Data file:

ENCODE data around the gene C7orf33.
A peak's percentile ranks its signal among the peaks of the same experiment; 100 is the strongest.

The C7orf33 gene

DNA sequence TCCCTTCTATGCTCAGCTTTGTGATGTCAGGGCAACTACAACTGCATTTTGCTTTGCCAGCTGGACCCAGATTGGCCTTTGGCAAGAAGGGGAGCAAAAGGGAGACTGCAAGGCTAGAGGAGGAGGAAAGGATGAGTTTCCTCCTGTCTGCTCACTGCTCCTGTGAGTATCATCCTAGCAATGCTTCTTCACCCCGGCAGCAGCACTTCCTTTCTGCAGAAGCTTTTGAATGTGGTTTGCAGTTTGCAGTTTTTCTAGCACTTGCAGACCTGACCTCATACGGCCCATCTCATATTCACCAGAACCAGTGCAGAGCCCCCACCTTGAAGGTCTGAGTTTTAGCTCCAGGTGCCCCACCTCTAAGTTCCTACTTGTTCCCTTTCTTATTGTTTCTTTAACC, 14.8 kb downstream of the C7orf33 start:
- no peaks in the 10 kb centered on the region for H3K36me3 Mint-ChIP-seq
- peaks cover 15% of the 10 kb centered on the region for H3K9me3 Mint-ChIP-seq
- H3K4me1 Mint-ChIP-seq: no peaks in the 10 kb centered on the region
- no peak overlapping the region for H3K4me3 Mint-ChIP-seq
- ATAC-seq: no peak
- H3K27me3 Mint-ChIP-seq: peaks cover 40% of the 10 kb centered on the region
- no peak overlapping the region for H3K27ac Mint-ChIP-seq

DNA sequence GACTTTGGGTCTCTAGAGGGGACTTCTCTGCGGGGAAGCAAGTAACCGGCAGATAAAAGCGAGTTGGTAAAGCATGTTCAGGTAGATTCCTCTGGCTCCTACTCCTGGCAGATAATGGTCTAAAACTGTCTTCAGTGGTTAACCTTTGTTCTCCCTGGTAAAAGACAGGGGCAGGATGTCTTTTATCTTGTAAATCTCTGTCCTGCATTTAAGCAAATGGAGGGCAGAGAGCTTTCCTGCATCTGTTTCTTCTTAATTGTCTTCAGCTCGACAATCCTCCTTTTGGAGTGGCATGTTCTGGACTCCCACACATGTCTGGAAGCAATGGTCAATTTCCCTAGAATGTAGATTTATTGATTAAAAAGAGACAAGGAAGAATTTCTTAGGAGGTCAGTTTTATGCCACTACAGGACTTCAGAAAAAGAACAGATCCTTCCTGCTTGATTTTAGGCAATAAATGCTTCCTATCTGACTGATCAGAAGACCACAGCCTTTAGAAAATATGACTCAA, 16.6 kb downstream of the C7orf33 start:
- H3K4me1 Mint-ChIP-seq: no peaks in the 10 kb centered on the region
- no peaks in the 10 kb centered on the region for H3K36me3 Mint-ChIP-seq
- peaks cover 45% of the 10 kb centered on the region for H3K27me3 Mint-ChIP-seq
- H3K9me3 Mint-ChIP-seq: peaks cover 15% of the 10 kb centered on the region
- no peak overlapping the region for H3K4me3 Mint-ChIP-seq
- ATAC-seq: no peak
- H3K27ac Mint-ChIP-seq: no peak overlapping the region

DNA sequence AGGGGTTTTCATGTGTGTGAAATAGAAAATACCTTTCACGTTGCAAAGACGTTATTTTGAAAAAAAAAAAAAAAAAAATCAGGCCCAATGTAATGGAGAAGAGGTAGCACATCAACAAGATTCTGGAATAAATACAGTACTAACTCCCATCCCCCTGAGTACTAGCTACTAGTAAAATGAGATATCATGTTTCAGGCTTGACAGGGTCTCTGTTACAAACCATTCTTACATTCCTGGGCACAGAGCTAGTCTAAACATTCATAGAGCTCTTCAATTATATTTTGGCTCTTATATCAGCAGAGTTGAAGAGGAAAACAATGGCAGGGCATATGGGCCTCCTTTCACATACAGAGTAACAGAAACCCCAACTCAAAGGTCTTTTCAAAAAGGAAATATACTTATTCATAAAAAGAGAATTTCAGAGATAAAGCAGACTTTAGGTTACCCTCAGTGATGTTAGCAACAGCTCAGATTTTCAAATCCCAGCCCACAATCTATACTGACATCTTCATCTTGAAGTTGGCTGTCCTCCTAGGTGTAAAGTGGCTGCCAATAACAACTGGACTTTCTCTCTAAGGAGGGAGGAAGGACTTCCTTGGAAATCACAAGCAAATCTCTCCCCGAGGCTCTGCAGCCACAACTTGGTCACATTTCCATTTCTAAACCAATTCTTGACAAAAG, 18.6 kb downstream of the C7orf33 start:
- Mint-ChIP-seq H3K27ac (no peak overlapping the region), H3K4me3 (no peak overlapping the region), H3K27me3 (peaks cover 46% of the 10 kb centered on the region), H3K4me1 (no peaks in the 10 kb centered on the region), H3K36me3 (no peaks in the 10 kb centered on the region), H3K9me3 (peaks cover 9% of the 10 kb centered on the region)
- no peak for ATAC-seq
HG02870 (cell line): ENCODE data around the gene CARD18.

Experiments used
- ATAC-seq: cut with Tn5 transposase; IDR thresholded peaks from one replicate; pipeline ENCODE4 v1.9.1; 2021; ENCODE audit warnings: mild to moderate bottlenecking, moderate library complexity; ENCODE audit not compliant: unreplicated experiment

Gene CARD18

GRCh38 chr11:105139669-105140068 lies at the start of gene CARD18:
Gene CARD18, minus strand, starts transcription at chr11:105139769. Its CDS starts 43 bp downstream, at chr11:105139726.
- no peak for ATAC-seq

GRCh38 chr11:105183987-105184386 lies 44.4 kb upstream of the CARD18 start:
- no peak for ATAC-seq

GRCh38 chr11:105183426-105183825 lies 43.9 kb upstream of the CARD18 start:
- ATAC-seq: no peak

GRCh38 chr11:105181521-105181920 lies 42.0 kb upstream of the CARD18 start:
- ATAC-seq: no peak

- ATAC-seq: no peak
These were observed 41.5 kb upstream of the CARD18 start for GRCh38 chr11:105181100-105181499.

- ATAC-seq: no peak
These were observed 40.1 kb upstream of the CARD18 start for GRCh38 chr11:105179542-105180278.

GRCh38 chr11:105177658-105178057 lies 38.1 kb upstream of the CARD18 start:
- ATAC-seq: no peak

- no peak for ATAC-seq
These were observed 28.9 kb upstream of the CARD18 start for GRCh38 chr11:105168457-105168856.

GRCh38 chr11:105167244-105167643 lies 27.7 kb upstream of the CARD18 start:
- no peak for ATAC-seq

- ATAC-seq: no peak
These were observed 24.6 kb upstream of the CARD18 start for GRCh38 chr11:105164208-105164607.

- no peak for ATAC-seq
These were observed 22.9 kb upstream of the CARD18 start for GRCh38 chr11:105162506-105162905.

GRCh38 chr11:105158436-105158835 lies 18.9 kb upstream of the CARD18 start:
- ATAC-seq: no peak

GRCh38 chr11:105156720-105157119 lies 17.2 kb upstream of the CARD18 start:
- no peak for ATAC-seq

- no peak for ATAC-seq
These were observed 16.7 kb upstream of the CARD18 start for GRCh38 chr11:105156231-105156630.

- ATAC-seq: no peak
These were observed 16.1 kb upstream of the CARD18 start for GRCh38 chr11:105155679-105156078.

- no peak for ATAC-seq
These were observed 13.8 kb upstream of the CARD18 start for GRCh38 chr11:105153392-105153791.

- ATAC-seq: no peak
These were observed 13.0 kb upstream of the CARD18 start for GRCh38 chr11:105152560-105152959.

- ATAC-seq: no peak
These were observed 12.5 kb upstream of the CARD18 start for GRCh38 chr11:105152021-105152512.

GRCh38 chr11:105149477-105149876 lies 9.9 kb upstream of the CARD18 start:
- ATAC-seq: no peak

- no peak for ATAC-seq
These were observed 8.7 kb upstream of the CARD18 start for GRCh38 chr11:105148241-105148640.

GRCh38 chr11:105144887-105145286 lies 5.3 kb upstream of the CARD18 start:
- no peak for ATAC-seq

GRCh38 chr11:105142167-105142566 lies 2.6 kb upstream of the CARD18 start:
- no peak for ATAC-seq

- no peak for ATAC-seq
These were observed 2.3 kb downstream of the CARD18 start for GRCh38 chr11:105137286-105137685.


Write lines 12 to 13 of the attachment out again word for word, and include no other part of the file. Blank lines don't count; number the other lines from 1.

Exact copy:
DNA sequence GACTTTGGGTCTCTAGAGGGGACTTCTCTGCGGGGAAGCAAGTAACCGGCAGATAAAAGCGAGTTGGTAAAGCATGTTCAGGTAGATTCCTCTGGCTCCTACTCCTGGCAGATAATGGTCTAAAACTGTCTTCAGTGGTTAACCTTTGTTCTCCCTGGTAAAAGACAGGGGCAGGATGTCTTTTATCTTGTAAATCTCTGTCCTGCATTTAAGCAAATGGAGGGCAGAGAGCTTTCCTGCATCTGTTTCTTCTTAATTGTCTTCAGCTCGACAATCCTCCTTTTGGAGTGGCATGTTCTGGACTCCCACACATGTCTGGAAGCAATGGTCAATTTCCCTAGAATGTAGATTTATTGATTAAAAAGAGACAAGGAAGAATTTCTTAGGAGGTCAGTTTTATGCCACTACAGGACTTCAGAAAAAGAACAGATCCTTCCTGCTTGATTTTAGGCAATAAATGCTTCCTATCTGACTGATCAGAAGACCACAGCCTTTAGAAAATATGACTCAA, 16.6 kb downstream of the C7orf33 start:
- H3K4me1 Mint-ChIP-seq: no peaks in the 10 kb centered on the region